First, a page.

Celebrating the 200th Anniversary of Silent Night
Posted: December 23, 2018
The story behind the Christmas classic written in 1818…
Editor's note: In addition to the Rhymes & Reasons feature, which appears regularly here, Greg also contributes to a number of newspapers across the country. I saw this article in our local paper, the
Editor's note: In addition to the Rhymes & Reasons feature, which appears regularly here, Greg also contributes to a number of newspapers across the country. I saw this article in our local paper, the. After seeing Greg's story about Silent Night, I added three links to the post for 2018 with three versions of the song performed around the world. .
The week before Christmas 1818 found the pastor of St. Nicholas Church in the little village of Oberndorf, Austria, making final preparations for the annual Christmas Eve service.
Joseph Mohr loved all the elements of the midnight service -- the readings from Scripture, the traditional hymns and the lighting of the candles. Celebrating the Nativity of his Lord was a highlight of his year.
As the 26-year-old bachelor pastor contemplated how he might conclude his sermon, he had an idea. What if he introduced the congregation to a Christmas hymn never before sung?
The one he had in mind was a hymn deeply personal to him. Before moving to his current church a year earlier, he had written a poem that celebrated the birth of Christ. Mohr titled his verse (written in German) Stille Nacht, Heilige Nacht.
Although his words were not initially written as a hymn, the meter of the lyrics lent themselves to be sung. The more he thought about the idea, the more he liked it. A new carol accompanied by a solo guitar would add a special touch to the traditional service.
Mohr consulted his good friend Franz Gruber. Gruber, a local schoolteacher, was also the church organist and a gifted musician. Could he compose a singable melody for the pastor's Christmas poem? Could he arrange it in such a way that the pastor could accompany the new hymn on his guitar?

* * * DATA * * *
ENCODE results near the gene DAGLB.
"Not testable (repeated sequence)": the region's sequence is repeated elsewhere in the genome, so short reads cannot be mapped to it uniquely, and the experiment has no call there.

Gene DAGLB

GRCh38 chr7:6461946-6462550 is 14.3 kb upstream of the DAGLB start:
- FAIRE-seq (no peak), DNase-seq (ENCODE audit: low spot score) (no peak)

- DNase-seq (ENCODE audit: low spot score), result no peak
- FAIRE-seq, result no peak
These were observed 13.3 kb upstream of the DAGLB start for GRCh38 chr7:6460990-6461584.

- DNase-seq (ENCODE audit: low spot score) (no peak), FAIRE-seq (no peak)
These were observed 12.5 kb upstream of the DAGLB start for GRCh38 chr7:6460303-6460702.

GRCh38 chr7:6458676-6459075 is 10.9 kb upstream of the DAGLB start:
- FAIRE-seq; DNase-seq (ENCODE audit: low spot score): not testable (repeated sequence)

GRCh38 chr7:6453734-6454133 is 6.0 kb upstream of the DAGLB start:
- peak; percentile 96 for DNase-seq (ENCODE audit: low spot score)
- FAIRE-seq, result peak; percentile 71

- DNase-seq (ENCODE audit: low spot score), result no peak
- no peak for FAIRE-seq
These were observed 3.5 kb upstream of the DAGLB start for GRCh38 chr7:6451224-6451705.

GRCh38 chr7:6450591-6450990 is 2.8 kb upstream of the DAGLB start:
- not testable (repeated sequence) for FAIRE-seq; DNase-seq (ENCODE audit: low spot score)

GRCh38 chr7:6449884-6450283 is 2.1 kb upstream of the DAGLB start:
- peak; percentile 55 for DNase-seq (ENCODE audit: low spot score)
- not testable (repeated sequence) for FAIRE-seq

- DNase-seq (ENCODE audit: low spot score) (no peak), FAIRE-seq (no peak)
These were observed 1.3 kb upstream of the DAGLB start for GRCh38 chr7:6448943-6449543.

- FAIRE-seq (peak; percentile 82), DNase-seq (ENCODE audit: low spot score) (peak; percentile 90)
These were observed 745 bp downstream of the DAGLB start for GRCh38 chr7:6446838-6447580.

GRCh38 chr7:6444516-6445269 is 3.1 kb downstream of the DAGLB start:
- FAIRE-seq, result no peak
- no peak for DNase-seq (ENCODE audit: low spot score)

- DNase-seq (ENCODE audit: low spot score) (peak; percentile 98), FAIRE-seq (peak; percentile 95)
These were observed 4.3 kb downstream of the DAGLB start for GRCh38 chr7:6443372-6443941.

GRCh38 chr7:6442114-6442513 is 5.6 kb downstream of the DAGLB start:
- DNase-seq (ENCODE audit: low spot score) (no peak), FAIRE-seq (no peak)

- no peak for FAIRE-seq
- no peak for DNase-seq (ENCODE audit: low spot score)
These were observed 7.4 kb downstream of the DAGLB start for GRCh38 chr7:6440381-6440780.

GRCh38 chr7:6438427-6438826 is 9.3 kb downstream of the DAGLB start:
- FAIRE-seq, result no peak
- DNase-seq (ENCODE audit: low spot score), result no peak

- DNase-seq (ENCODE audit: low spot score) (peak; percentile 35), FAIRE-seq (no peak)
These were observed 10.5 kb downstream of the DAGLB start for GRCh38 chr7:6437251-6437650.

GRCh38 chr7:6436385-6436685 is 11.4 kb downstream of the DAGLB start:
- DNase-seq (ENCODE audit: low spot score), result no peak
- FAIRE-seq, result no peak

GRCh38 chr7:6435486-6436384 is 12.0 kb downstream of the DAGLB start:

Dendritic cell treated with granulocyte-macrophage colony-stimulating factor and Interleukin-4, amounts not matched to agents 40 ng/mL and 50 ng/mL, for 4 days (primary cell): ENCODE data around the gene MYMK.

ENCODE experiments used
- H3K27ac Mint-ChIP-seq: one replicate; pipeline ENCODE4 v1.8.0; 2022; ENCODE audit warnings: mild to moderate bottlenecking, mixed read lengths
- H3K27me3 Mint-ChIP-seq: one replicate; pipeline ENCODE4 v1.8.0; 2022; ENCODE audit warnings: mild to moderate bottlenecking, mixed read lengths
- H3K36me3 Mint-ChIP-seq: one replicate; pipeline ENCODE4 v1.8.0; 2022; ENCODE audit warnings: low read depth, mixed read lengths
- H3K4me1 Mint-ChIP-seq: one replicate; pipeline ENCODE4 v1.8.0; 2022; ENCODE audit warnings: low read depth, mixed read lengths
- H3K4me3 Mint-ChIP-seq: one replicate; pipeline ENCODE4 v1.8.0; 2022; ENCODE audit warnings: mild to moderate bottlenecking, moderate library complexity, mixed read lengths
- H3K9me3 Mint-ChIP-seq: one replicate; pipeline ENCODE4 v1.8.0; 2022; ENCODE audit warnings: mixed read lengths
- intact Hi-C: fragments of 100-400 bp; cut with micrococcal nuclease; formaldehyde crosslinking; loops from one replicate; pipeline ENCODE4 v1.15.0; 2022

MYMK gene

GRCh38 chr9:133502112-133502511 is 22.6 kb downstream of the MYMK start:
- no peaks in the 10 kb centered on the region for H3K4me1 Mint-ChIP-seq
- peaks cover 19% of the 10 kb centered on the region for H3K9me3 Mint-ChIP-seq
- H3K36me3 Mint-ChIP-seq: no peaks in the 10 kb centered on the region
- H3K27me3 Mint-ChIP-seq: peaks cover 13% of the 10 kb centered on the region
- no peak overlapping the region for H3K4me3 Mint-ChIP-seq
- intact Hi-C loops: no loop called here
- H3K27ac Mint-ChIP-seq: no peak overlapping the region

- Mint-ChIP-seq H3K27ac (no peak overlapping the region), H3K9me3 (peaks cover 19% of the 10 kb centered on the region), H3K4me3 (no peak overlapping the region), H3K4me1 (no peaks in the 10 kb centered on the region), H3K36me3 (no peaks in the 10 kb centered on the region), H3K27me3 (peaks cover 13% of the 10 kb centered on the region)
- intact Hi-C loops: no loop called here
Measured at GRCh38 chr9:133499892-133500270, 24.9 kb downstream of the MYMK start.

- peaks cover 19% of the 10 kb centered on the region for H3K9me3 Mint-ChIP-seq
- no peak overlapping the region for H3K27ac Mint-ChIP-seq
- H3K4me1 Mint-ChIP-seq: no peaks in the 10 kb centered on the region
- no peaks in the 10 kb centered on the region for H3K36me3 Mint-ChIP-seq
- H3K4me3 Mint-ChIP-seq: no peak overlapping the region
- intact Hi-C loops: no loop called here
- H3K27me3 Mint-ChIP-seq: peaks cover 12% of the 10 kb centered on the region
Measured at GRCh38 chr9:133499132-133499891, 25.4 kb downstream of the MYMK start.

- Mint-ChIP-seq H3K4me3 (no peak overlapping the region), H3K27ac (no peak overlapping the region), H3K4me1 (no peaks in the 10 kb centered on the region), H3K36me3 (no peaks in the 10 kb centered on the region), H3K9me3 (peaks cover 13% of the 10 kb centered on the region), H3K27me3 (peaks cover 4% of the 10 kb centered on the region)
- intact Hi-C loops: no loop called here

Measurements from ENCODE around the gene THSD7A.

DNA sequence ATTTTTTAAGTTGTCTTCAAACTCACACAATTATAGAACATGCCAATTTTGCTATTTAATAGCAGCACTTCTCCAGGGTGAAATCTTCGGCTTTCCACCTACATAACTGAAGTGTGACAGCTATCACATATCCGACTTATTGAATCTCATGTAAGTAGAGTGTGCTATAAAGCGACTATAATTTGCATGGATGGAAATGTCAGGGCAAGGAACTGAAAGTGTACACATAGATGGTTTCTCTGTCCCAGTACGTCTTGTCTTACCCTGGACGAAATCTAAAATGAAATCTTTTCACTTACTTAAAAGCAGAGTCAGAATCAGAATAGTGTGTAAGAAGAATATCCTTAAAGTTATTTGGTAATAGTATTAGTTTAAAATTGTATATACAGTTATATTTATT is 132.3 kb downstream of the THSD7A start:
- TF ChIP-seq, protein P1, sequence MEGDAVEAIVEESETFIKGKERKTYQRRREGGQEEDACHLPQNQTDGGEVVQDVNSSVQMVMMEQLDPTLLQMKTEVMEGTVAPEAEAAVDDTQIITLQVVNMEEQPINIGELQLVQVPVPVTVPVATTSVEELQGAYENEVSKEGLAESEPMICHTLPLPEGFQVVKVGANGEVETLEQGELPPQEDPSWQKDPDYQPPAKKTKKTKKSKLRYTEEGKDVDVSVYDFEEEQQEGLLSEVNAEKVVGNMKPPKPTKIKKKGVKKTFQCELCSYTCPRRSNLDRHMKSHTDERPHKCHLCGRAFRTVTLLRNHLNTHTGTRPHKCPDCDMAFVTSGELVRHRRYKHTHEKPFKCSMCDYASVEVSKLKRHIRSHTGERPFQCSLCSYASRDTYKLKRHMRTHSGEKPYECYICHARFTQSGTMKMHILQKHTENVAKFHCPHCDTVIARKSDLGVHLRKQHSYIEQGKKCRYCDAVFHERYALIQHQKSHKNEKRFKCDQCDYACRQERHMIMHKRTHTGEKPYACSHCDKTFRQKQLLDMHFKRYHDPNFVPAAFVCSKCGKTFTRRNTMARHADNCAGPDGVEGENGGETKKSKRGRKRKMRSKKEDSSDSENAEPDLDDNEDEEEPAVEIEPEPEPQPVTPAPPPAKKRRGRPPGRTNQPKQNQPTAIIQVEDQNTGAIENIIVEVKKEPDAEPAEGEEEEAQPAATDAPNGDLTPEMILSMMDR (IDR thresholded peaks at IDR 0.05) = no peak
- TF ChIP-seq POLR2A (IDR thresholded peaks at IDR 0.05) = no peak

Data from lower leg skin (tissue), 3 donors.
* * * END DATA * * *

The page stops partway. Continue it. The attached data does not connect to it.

Gruber assured the young minister that he would do his best. And his best resulted in a melody that has proved timeless.
With a touch of inspiration, the church organist came up with a tune he deemed appropriate within a few hours. The handwritten score was delivered in time.
On Dec. 24, Pastor Mohr and Franz Gruber sang the lyrics to the accompaniment of the guitar as St. Nicholas' small choir joined them. Based on a description of the carol's debut performance written by Gruber, after hearing "Silent Night," the congregation erupted into applause.
Within a year, the collaborative work of Joseph Mohr and Franz Gruber began to take on a life of its own.
The Rainers, a famous Austrian family of traveling musicians, performed "Silent Night" at their home church in Fugen on Christmas Eve 1819. Three years later, they sang the new carol for the Russian Czar and the Emperor of Austria. In 1839, The Rainers traveled to New York City, where they performed "Silent Night" for the first time ever in the United States.
In addition, The Strassers, a family of glove makers also known for their singing, traveled to annual village fairs in Germany. In 1832, the singing glove-makers included "Silent Night" in their repertoire as they entertained the shoppers.
By the 1840s, the song had become so popular that the king of Prussia considered it among his favorites. In 1863, the hymn was translated into English, and by 1871 the English translation made its way to the United States and was included in Charles Hutchins' Sunday School Hymnal
And now you know the "rest of the story."
As you may be aware, some fictionalized accounts of "rest of the story" suggest that the reason Pastor Mohr resorted to using his guitar was that the church organ was not working. Some accounts even go as far as suggesting that church mice had gotten into the works of the instrument rendering it disabled. But there is no actual documentation of that.
What is known, however, is this: Some months following the inaugural performance of "Silent Night" at the 1818 Christmas Eve service, Karl Marcher, a master organ builder, worked on the St. Nicholas instrument. He likely saw a copy of the Christmas hymn and took it with him as he returned to his home near Innsbruck. Much like the message of Christmas, he knew it was too wonderful not to share.
Also see Greg's shorter poem about "" from his regular Rhymes & Reasons feature.
Search all articles byGreg Asimakoupoulos (pronounced AWESOME-uh-COPE-uh-less) is an ordained minister, published author and a freelance news reporter with the Salem Radio Network. Greg maintains a weekly column called Rhymes and Reasons on The Partial Observer, which he graciously provides to SeniorLifestyle.
Greg's writings have now been assembled in book form. Find out more. • E-mail the author (moc.loa@veRemosewA*)
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